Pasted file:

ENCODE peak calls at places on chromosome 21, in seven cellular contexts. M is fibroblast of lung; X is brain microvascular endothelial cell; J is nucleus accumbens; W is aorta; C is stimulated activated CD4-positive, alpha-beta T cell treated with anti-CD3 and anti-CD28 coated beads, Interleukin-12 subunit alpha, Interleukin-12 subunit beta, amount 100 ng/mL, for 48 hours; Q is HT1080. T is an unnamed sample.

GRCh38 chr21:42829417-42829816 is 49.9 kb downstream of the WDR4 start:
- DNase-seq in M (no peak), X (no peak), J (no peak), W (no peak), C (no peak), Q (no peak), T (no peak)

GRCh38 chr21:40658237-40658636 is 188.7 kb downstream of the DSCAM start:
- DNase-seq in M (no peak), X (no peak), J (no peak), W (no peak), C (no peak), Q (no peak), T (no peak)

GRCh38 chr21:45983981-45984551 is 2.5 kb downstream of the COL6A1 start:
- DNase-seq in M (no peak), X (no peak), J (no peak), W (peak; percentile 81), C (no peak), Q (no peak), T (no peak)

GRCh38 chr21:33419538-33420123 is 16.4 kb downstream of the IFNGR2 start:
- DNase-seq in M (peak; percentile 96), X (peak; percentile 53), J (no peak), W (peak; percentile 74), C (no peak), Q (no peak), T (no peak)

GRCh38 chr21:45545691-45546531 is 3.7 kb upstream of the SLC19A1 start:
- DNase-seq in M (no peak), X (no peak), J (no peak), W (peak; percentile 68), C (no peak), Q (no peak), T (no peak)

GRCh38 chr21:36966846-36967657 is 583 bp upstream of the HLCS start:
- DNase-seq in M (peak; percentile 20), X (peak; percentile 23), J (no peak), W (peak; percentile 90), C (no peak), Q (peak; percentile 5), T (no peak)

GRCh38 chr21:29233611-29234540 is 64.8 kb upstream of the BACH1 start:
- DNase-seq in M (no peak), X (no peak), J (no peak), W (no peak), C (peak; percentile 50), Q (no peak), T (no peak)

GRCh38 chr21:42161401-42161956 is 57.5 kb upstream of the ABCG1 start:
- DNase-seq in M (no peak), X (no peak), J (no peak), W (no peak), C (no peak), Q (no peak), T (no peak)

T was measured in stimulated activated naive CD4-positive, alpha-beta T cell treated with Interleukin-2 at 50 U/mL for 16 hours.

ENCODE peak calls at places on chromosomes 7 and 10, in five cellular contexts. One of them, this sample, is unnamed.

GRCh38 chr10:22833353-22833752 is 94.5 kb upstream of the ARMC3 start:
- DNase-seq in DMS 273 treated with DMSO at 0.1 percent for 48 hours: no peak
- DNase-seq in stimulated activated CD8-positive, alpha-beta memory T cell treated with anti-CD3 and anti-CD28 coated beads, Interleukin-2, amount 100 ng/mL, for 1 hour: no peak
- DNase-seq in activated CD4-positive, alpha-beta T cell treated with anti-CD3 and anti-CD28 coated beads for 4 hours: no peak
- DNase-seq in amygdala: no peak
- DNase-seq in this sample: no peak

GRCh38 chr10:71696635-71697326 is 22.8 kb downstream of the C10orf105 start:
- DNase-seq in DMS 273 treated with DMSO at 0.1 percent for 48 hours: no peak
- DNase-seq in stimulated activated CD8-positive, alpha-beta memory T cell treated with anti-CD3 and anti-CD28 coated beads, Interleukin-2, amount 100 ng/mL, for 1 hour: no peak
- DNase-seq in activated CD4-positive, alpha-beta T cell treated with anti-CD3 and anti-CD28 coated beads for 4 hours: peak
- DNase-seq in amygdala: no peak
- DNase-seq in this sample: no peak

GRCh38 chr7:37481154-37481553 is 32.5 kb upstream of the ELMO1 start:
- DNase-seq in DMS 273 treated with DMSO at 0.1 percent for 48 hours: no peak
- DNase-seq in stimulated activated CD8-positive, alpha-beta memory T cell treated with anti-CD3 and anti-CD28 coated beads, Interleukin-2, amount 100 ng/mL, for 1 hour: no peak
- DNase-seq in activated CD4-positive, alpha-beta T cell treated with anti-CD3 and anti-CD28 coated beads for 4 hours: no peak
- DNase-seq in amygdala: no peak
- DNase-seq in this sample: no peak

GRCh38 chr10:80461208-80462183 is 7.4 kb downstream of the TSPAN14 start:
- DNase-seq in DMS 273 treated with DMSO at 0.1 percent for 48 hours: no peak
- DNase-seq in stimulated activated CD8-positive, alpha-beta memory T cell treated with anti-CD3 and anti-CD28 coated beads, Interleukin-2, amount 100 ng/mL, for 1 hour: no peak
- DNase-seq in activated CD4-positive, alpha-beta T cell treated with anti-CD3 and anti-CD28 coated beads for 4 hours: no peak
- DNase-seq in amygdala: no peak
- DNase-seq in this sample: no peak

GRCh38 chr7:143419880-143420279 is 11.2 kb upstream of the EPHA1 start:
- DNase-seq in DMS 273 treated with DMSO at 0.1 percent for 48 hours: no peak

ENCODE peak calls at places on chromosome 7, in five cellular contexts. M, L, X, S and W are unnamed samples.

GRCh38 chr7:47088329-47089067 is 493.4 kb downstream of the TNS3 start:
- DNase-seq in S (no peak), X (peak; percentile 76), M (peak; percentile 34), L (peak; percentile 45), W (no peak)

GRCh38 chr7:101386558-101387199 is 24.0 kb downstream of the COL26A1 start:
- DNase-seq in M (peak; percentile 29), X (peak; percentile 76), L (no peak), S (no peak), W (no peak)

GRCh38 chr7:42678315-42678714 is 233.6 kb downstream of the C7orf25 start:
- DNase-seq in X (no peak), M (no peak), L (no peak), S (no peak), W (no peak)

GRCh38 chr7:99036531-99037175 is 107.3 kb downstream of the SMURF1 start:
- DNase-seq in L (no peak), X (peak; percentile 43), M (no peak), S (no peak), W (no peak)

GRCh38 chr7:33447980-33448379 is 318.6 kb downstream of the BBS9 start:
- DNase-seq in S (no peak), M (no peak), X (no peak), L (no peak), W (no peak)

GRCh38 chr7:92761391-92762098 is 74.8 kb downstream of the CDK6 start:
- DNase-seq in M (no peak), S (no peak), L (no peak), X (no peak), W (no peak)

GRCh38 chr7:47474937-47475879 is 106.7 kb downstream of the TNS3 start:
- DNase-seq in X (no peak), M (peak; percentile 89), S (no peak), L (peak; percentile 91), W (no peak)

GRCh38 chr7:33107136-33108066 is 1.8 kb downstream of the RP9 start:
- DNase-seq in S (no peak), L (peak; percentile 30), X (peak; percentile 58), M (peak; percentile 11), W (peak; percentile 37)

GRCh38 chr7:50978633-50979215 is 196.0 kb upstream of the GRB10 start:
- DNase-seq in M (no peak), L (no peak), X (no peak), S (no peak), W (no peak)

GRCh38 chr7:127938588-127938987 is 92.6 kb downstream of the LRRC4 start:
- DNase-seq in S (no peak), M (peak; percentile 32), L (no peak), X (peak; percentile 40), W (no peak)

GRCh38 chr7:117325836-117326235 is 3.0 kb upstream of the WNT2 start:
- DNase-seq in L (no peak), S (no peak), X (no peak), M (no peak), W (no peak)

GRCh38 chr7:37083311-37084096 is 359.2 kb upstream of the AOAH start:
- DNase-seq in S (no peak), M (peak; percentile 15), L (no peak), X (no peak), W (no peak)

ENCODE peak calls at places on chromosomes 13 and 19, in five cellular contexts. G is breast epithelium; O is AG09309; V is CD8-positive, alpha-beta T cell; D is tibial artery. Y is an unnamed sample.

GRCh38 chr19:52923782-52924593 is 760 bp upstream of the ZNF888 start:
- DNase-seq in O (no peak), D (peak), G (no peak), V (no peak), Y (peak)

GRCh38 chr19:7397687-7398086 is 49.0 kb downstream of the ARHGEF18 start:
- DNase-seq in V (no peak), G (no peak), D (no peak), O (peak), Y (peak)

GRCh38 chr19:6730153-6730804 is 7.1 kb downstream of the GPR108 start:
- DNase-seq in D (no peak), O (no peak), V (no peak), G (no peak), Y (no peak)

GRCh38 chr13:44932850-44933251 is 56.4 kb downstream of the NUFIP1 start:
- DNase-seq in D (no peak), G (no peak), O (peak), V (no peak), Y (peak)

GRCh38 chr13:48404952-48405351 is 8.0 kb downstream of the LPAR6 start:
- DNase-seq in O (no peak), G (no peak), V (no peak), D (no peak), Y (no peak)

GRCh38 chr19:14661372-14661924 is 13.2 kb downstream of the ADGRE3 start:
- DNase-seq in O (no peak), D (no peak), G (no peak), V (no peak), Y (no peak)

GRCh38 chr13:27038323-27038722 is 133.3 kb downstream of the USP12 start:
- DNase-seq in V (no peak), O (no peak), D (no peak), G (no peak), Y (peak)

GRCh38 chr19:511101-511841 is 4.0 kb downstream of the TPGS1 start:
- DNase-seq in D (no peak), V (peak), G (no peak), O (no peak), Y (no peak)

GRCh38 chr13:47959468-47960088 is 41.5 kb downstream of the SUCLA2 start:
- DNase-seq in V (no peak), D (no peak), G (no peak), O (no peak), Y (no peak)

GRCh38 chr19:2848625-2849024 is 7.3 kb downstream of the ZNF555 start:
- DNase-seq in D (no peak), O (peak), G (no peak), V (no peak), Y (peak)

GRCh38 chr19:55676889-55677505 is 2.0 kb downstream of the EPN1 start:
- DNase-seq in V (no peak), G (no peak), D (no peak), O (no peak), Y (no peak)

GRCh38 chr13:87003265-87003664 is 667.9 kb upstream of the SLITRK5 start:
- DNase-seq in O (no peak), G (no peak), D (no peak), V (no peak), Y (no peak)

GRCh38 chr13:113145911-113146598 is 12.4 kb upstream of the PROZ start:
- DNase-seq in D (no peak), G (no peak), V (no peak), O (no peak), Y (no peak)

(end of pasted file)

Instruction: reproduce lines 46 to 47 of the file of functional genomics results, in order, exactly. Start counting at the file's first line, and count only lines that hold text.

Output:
ENCODE peak calls at places on chromosome 7, in five cellular contexts. M, L, X, S and W are unnamed samples.

GRCh38 chr7:47088329-47089067 is 493.4 kb downstream of the TNS3 start: